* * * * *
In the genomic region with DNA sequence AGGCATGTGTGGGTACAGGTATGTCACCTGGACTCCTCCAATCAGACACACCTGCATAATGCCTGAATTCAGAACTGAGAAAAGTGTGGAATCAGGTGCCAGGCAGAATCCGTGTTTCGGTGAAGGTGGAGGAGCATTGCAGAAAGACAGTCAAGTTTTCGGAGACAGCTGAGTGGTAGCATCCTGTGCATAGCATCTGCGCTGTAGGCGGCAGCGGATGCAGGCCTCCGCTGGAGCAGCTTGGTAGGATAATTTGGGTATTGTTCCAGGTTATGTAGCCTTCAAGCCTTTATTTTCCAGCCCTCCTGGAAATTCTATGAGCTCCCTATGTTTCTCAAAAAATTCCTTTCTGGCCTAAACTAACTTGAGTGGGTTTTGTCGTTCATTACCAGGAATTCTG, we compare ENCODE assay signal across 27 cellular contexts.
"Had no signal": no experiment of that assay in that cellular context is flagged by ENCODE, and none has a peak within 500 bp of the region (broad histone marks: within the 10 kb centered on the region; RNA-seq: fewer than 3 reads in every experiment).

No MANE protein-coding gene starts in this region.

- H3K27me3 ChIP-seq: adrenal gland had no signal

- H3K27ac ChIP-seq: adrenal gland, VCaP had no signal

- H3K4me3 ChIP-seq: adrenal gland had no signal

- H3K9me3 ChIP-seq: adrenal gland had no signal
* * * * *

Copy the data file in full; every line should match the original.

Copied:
In the genomic region with DNA sequence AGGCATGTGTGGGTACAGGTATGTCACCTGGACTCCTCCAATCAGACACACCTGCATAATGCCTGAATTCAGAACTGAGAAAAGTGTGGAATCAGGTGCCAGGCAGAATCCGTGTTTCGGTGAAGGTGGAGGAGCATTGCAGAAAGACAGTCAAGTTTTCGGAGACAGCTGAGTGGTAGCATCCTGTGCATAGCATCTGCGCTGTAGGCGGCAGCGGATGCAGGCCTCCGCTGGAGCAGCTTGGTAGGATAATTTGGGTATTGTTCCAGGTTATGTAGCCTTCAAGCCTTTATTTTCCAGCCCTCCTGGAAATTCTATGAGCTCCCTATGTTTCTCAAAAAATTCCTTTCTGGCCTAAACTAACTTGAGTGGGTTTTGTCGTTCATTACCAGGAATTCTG, we compare ENCODE assay signal across 27 cellular contexts.
"Had no signal": no experiment of that assay in that cellular context is flagged by ENCODE, and none has a peak within 500 bp of the region (broad histone marks: within the 10 kb centered on the region; RNA-seq: fewer than 3 reads in every experiment).

No MANE protein-coding gene starts in this region.

- H3K27me3 ChIP-seq: adrenal gland had no signal

- H3K27ac ChIP-seq: adrenal gland, VCaP had no signal

- H3K4me3 ChIP-seq: adrenal gland had no signal

- H3K9me3 ChIP-seq: adrenal gland had no signal